The arthropods of the floors of six forest types (three podocarp/beech forests, a beech forest without podocarps, a young plantation of Pinus radiata and a podocarp/hardwood forest) were examined. The podocarp/beech forests are richest in species and numbers of animals. The beech forest has fewer species and individuals than podocarp/beech but also has less varied litter. Most species found in beech are also present in podocarp/beech. Young P. radiata has an impoverished fauna with few species and low numbers of animals.
The main entomological problems of the indigenous, the exotic and coniferous forests of New Zealand are discussed, Insects which could cause serious mortality or growth losses should be prevented from entering this country. The control of forest insects already established in New Zealand depends mainly on natural and introduced biological agents and upon silvicultural practices. The use of insecticides is advocated in forest nurseriesand when biological controls fail.
The Canterbury Plains have lost most of their pre-Polynesian indigenous vegetation, primarily forest and shrubland. One of the few remaining areas is the 2.3 ha Eyrewell Scientific Reserve which consists mostly of low kānuka (Kunzea ericoides) forest and a small area of grassland. We assessed the Reserve vegetation using a combination of plots and transect surveys at different times of the year between 2001–2003. For comparison with the Reserve vegetation we also assessed plots in an adjacent grazed kānuka remnant, adjacent cultivated pasture and Eyrewell Forest, a pine plantation.
The Canterbury Plains in the eastern South Island is one of the most modified regions of New Zealand with less than 2% of indigenous vegetation cover remaining. The critically endangered ground beetle Holcaspis brevicula Butcher, a local endemic known only from a small area in that region, is thought to be threatened by the loss and fragmentation of the formerly widespread forest and shrubland habitat. Previously, only the two type specimens, both male, were known to science. From 2000–2005, we conducted a survey for H.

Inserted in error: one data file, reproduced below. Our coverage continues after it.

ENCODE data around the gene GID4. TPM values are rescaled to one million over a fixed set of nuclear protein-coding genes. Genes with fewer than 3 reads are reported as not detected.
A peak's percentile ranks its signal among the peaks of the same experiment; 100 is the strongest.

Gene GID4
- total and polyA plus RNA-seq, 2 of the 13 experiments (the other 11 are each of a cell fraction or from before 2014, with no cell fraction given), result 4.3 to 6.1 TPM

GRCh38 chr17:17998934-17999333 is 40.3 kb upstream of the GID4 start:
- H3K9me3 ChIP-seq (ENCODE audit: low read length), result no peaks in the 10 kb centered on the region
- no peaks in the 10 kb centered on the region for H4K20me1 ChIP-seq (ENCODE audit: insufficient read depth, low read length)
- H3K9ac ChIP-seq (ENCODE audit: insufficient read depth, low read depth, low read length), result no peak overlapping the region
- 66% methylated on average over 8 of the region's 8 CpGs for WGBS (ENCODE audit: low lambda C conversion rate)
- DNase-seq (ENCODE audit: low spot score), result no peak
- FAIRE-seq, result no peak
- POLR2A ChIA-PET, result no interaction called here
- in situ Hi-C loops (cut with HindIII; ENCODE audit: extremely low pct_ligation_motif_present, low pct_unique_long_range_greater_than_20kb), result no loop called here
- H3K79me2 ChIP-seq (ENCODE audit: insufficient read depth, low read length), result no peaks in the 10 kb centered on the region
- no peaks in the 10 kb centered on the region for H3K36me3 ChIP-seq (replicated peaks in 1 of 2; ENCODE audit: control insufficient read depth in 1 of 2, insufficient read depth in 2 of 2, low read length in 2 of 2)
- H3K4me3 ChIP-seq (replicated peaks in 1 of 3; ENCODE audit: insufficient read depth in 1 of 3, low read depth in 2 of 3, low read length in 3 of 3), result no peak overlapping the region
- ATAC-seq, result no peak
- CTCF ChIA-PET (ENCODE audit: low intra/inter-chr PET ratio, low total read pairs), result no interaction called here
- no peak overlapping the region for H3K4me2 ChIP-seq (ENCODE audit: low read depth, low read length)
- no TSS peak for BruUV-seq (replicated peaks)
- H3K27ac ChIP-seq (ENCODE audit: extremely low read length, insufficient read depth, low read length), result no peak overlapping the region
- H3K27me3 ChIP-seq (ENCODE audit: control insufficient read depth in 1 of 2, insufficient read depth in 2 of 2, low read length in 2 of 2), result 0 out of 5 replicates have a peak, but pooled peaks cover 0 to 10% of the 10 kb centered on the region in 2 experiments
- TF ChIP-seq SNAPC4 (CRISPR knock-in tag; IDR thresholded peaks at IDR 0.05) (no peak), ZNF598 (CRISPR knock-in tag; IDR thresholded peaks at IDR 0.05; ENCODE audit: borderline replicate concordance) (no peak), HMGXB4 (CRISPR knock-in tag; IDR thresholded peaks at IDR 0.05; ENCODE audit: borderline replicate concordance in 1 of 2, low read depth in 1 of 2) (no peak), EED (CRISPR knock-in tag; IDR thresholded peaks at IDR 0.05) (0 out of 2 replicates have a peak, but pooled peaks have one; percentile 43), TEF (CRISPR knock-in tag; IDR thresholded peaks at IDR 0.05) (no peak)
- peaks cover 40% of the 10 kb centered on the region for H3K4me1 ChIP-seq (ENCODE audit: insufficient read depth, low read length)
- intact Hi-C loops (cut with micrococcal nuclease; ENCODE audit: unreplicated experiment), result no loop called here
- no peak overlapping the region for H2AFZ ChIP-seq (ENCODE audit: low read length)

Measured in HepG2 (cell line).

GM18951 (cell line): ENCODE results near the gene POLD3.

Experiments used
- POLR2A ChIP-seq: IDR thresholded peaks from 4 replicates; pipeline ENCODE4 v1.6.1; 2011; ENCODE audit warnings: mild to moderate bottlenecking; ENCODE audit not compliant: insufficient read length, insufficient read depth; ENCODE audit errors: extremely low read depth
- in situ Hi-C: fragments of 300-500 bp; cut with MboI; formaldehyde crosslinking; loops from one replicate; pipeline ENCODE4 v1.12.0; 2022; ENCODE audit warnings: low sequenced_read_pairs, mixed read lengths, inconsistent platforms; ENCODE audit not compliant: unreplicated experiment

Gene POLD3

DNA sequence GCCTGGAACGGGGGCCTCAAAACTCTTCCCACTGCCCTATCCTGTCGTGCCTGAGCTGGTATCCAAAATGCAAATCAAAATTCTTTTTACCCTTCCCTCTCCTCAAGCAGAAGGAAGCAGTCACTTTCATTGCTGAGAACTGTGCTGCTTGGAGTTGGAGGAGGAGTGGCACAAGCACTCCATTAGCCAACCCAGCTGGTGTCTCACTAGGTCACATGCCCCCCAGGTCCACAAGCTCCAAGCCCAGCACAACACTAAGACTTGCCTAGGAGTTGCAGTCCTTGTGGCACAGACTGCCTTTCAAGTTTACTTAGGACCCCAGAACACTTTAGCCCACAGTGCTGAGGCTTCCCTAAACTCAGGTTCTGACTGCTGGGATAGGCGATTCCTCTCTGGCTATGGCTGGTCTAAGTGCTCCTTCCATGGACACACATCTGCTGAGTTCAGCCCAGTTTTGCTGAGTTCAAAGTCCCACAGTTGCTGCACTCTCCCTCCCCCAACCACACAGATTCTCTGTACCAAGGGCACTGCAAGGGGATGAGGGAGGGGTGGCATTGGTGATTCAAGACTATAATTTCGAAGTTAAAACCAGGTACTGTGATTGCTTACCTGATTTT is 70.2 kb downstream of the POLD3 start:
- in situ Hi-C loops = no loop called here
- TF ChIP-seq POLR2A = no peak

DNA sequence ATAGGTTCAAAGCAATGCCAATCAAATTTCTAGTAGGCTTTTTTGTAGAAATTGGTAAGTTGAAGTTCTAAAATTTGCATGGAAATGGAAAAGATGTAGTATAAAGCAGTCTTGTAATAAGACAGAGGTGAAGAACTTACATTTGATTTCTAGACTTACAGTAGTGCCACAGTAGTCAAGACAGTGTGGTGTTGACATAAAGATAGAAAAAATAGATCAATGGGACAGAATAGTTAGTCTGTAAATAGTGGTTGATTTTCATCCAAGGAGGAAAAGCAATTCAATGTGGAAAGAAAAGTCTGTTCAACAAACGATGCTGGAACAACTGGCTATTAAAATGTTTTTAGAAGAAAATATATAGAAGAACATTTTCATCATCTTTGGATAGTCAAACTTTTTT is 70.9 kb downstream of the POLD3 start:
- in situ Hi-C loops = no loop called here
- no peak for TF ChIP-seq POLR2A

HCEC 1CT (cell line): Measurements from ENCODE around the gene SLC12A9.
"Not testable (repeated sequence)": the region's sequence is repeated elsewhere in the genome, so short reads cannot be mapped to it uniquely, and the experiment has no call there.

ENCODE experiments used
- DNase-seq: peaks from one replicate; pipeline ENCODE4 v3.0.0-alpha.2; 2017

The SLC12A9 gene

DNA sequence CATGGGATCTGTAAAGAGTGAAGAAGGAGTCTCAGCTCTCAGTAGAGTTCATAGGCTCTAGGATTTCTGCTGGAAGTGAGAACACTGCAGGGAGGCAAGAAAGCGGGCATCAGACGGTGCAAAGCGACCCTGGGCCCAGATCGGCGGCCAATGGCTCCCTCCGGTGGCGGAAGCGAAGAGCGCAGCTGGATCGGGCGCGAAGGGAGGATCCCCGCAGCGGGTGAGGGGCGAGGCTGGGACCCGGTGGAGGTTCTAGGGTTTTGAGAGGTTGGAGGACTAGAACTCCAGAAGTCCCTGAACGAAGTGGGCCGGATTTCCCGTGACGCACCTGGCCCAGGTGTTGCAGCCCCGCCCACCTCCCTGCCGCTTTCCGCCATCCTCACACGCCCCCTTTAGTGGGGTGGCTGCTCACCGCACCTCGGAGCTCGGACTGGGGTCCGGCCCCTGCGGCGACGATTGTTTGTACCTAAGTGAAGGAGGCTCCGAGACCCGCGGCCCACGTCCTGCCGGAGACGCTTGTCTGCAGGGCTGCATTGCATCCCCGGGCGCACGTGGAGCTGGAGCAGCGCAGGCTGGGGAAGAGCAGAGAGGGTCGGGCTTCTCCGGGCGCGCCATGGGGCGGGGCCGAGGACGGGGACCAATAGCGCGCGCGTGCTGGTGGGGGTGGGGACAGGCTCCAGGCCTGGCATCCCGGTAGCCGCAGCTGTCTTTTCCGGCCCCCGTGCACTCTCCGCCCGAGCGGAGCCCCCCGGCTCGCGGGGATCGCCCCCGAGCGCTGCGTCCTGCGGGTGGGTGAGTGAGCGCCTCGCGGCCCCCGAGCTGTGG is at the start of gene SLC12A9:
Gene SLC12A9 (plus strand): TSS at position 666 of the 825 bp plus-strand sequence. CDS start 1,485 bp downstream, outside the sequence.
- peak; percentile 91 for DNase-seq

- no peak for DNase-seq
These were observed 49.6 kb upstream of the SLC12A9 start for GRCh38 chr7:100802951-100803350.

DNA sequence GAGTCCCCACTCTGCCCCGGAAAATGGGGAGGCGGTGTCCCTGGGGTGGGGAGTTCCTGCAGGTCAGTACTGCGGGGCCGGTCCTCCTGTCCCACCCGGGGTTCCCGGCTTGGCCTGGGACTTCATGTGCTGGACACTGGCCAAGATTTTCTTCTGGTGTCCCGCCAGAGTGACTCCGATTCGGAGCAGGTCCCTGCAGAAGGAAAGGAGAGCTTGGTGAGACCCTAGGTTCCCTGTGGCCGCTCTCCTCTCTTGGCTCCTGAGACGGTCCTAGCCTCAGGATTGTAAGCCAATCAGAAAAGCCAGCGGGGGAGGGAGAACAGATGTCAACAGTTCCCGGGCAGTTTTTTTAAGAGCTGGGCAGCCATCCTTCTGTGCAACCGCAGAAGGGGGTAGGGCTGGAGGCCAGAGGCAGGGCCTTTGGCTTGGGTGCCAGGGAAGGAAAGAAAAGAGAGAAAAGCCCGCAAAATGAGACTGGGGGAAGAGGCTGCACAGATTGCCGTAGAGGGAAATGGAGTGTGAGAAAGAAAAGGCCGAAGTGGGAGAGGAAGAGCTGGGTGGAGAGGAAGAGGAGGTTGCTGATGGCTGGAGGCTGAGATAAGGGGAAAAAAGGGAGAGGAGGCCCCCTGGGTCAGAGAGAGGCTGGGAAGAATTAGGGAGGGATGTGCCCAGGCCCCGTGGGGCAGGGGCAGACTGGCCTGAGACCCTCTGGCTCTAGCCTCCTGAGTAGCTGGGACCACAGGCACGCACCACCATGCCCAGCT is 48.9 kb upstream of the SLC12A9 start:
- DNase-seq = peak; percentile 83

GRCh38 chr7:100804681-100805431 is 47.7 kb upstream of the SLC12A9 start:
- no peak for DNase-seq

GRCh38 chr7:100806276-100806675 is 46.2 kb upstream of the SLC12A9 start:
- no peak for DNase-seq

Exotic pine plantations constitute a significant landscape feature in the North Island of New Zealand but their conservation value for native plant species is not often documented. Pine stem density, height and basal area of nine plantations of Pinus radiata ranging in age from 6 to 67 years in Kinleith Forest was determined. Pines reached heights of 60 m, and stand basal areas up to 183 ± 14 m(2)ha(-1). The abundance of woody shrubs, tree ferns and ground ferns was assessed in each stand.
“A freezing chamber offers an easy place for such [frost] experiments... and ... valuable data as to the cold-resisting powers of our plants might be arrived at” (Cockayne, 1897).